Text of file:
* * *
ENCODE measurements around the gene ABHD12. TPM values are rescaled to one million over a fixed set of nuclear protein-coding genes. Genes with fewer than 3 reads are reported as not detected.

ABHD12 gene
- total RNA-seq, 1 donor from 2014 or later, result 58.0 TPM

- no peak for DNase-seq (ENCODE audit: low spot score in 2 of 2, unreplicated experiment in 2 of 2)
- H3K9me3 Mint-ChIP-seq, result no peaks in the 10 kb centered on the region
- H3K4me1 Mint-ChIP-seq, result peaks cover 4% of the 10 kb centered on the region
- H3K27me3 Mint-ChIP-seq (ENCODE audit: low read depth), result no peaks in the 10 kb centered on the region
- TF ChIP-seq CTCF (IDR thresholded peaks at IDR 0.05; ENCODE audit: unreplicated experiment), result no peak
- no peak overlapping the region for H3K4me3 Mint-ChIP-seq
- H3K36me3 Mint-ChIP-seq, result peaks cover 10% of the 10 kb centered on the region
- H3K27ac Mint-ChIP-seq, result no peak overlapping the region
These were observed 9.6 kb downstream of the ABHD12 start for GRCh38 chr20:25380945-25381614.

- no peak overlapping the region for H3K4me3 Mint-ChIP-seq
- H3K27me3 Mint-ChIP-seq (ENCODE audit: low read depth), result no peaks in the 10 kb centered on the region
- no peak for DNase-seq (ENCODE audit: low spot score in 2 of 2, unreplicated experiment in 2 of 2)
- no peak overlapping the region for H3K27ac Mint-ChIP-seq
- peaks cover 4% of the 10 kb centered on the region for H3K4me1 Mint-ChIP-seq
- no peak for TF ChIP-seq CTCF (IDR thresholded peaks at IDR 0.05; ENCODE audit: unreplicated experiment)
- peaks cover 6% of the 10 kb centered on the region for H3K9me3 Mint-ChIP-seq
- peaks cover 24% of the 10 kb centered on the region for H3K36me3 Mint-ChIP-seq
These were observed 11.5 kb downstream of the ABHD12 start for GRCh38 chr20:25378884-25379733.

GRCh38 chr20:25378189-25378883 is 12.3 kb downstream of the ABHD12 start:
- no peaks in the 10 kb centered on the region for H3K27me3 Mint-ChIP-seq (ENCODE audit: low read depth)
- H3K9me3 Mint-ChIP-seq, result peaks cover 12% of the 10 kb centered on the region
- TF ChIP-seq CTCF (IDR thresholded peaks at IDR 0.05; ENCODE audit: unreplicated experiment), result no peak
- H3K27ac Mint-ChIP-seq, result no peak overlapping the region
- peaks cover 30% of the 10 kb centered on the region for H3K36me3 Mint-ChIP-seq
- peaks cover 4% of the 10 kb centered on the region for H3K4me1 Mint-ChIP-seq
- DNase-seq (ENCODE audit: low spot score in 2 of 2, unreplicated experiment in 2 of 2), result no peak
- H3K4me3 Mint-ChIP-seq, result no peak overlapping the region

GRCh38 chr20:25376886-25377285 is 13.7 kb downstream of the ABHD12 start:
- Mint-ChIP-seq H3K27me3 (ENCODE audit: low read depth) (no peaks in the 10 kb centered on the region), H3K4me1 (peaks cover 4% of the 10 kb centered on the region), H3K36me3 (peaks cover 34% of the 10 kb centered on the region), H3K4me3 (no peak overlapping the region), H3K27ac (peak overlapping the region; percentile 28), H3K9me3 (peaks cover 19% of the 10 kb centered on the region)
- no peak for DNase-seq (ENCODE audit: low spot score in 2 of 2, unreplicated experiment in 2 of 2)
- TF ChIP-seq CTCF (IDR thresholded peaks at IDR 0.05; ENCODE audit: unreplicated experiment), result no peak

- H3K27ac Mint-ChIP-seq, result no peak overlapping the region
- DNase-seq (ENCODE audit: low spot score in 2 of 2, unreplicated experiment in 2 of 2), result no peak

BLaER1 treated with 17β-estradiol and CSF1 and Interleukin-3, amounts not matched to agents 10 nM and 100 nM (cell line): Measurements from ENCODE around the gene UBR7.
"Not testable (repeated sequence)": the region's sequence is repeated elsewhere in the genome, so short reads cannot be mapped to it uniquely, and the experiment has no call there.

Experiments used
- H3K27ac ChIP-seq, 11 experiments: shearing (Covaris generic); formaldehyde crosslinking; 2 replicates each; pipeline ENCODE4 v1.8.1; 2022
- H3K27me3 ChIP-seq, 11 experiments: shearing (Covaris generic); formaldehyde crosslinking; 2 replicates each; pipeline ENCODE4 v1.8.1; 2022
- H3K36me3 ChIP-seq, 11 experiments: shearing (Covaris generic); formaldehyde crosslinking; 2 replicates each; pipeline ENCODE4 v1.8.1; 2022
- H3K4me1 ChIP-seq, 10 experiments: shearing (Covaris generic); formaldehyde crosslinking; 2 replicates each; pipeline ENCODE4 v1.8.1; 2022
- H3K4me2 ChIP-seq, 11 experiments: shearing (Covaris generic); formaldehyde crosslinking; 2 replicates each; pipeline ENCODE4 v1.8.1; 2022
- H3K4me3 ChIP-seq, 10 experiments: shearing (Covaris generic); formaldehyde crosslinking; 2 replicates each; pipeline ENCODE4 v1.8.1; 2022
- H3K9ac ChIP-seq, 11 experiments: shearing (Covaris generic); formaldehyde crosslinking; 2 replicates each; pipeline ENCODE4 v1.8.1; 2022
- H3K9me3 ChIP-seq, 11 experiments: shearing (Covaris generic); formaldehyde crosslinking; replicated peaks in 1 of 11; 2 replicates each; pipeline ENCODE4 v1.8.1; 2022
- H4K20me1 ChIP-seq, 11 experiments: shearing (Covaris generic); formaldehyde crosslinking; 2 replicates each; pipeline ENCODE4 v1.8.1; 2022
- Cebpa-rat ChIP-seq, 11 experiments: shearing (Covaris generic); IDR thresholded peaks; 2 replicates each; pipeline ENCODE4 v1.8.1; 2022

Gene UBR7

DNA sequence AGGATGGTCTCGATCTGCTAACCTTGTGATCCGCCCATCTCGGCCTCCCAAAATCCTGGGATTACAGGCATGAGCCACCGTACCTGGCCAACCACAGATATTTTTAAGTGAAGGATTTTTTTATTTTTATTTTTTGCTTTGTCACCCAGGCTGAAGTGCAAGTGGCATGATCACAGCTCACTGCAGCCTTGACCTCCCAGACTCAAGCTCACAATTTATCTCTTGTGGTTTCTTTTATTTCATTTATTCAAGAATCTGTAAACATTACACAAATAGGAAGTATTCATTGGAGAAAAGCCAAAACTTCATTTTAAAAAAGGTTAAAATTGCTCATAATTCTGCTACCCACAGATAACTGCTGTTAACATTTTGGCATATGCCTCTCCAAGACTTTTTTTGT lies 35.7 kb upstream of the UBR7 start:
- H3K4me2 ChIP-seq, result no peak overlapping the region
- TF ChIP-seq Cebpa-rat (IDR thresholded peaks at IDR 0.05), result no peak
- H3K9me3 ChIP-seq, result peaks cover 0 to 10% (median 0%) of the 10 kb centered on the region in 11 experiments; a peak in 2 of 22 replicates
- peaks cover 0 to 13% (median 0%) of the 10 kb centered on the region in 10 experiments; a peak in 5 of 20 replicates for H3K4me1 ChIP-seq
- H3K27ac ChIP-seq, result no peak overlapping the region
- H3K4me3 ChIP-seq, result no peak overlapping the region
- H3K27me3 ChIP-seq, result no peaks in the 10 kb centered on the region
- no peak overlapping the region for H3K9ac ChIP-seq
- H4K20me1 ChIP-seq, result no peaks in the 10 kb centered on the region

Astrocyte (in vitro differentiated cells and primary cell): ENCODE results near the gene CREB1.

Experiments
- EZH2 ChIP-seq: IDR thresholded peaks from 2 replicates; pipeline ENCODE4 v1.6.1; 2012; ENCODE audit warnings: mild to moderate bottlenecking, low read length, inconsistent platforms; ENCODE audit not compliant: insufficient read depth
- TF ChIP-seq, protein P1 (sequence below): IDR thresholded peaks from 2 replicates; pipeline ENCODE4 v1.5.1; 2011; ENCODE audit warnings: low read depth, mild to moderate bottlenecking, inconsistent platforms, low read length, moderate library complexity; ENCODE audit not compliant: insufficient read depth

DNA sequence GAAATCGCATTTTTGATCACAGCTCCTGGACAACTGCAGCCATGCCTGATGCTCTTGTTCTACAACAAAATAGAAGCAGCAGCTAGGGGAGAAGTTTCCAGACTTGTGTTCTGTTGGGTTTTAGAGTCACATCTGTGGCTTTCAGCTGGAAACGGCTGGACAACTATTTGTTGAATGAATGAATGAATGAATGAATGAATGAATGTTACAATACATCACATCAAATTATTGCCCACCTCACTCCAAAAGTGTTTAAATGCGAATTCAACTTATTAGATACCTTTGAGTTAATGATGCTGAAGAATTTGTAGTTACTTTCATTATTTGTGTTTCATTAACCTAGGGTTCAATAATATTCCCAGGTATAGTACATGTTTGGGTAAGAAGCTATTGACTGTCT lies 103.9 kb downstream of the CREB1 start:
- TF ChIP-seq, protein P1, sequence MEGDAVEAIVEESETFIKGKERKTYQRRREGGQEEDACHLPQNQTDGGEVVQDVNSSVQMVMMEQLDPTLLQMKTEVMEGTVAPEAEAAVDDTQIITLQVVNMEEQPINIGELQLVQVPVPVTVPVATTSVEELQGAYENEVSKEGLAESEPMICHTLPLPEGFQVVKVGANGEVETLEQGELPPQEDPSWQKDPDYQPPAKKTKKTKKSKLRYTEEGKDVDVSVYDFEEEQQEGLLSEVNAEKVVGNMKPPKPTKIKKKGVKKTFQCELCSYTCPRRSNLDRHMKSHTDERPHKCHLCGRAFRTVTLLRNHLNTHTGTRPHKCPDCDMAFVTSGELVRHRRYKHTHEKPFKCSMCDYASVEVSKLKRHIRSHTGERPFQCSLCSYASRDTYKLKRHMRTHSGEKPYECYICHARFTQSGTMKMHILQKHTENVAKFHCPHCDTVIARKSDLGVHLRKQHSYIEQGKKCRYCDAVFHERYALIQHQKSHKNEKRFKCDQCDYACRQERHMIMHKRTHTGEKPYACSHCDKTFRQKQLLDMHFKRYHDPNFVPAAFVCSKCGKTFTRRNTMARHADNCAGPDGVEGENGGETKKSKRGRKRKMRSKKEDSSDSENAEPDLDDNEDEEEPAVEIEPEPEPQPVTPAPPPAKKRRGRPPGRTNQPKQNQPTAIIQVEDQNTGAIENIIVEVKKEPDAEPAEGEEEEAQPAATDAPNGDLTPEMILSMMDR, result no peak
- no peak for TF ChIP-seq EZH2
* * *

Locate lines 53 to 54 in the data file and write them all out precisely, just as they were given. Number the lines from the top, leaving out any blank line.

- TF ChIP-seq Cebpa-rat (IDR thresholded peaks at IDR 0.05), result no peak
- H3K9me3 ChIP-seq, result peaks cover 0 to 10% (median 0%) of the 10 kb centered on the region in 11 experiments; a peak in 2 of 22 replicates